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Reviewed by:
  • Fathers, Families, and the State in France, 1914–1945
  • Philip Whalen
Fathers, Families, and the State in France, 1914–1945. By Kristen Stromberg Childers ( Ithaca, NY: Cornell University Press, 2003. xii + 261 pp. $39.95).

Kristen Stromberg Childers examines "public manifestations" of fatherhood to underscore the centrality of gender to "issues of citizenship and nationhood in early twentieth-century France" (11 and 44). She examines how diverse reformers collectively produced a language of civic paternity that organized beliefs concerning fatherhood into a coherent set of beliefs that ideologically promoted perceived and French national interests. Childers traces legislative debates, social reform agendas, political struggles, and popular perceptions concerning paternal authority and responsibility to underscore their symbolic centrality in a discourse concerning nation, state, and citizenship and to argue that there existed "a vibrant and critical discussion of paternity in the French state among participants from all across the political spectrum." (11)

Representing a new generation of scholarship1 , Childers seeks a "more complex and politically revealing relationship between gender and the state." (3) Fathers, Families, and the State in France, 1914-1945 adopts a disposition of cultural analysis not easily dismissed by social historians who cut their teeth on statistical distributions or thick description. She finds that rather than viewing "male citizens as gender-neutral beings against whom they contrasted women," (3) the French state hosted, instead, an "animated conversation" on paternity between 1914 and 1945. (9)

Childers' approach may be distilled in how she interprets the un-named "Husband" in Guillaume Apollinaire's "Les Mamelles de Tirésias" (The Breasts of Tirésias) as emblematic of the complex and frequently ambivalent relationship between gender roles and gender politics that constitutes the "silent historiography" of modern French paternity wherein the "links between gender identities and the public good were at the forefront of French debates on national decline, war, population growth." (2) Following his wife's abrogation of her civic duties—spectacularly represented when her bosoms surrealistically fly off like a set of balloons—the now hermaphroditic Husband heroically bears the Nation's children parthenogenetically. The audience is relieved when Tirésias' beard falls off and the family bosom returns home. Thus, Janet Flanner reminds us, sterile, weak, and emasculated France was "repopulated, and indeed, rearmed, to music."2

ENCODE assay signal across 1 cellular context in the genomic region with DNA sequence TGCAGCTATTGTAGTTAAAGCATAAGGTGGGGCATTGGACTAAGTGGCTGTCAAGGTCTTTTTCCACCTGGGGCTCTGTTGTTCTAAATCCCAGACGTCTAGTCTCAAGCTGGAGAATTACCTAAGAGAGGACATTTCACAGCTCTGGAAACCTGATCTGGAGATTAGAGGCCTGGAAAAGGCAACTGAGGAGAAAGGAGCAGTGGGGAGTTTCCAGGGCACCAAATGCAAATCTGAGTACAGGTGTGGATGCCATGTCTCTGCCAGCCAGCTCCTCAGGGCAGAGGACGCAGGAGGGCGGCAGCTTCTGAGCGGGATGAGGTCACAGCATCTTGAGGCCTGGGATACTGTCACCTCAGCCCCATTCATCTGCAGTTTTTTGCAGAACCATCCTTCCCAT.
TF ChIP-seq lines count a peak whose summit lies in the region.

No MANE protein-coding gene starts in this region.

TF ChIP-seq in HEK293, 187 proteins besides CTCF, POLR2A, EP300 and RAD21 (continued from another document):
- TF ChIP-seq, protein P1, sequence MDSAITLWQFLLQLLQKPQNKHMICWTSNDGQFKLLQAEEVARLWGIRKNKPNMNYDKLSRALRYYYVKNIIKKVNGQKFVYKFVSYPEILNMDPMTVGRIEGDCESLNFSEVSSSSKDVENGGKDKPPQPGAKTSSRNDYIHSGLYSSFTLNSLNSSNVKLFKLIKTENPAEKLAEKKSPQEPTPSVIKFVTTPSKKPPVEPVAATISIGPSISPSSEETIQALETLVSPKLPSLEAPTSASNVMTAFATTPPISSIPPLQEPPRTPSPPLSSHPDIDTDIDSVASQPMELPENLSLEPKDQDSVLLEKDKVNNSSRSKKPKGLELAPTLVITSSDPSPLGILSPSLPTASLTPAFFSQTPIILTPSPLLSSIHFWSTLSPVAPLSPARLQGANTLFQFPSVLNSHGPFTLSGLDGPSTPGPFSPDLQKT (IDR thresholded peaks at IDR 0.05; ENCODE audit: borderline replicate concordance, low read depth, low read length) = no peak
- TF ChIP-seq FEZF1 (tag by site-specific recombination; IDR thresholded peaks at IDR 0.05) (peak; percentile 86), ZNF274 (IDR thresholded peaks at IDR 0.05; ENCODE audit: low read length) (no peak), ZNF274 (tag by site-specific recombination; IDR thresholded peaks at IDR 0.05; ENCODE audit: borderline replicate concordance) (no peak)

Resting on the extensive use of rich sources that include government debates, court records, reformists' rhetoric, and legislation stretching from the code civil [End Page 504] to the Code de la famille, Fathers, Families, and the State in France addresses the impart of Napoleonic reforms on family regulation and paternal rights (chapter 1). This sets up an interesting discussion of representations of paternity in popular imagery (mass advertisements, family magazines, the legislative proposals of social reformers, public debates, pro-natalist propaganda, lesson plans, and religious treatises) through the nineteenth and early twentieth centuries; and how these were, in turn, challenged by the national malaise that followed the devastations of WWI (chapter 2). The result was a renewed debate concerning the links between paternity, military defeat, and national virility during the years leading to WWII. Childers then draws on newly available Vichy archives to scour the literature of women's groups, family manuals, worker's organizations, and numerous associations to build the crux of her thesis concerning the (dis)continuities between Interwar Vichy (1940-1945) and post-war French welfare policies (chapter 3). She agrees that the Vichy Government sought to transform the perceived threat of "voluntarily sterile bachelors" (vieux garçons) who pursued selfish interests into reassuring "proper family men" (père de famille) who partook in "uplifting" pastimes (such as reading and gardening) and sacrificed themselves to husband families and, by extension, the Nation (57). Recognizing that Vichy's struggle "to reconcile paternal power and governmental authority" is readily taken as a marker for "the apotheosis of reactionary measures to reinstate fatherhood as the litmus test of good citizenship" Childers highlights, instead, that in its efforts to refashion the symbols of state control over "nothing less than the nature of government, the shape of the modern family, and the future of the nation," that Vichy's contradictory policies undermined the authority of the same fathers it sought to support...


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